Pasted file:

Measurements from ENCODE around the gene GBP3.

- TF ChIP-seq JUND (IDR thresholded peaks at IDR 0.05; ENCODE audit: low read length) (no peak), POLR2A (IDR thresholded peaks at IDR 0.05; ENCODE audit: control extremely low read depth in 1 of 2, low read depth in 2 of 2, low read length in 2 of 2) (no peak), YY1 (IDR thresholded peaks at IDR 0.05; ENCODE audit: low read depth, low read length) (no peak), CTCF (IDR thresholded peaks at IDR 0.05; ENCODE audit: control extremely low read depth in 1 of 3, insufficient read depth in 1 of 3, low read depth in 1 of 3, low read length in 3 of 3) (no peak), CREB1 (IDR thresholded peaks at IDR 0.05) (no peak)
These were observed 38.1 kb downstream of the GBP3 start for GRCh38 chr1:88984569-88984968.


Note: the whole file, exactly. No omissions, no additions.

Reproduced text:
Measurements from ENCODE around the gene GBP3.

- TF ChIP-seq JUND (IDR thresholded peaks at IDR 0.05; ENCODE audit: low read length) (no peak), POLR2A (IDR thresholded peaks at IDR 0.05; ENCODE audit: control extremely low read depth in 1 of 2, low read depth in 2 of 2, low read length in 2 of 2) (no peak), YY1 (IDR thresholded peaks at IDR 0.05; ENCODE audit: low read depth, low read length) (no peak), CTCF (IDR thresholded peaks at IDR 0.05; ENCODE audit: control extremely low read depth in 1 of 3, insufficient read depth in 1 of 3, low read depth in 1 of 3, low read length in 3 of 3) (no peak), CREB1 (IDR thresholded peaks at IDR 0.05) (no peak)
These were observed 38.1 kb downstream of the GBP3 start for GRCh38 chr1:88984569-88984968.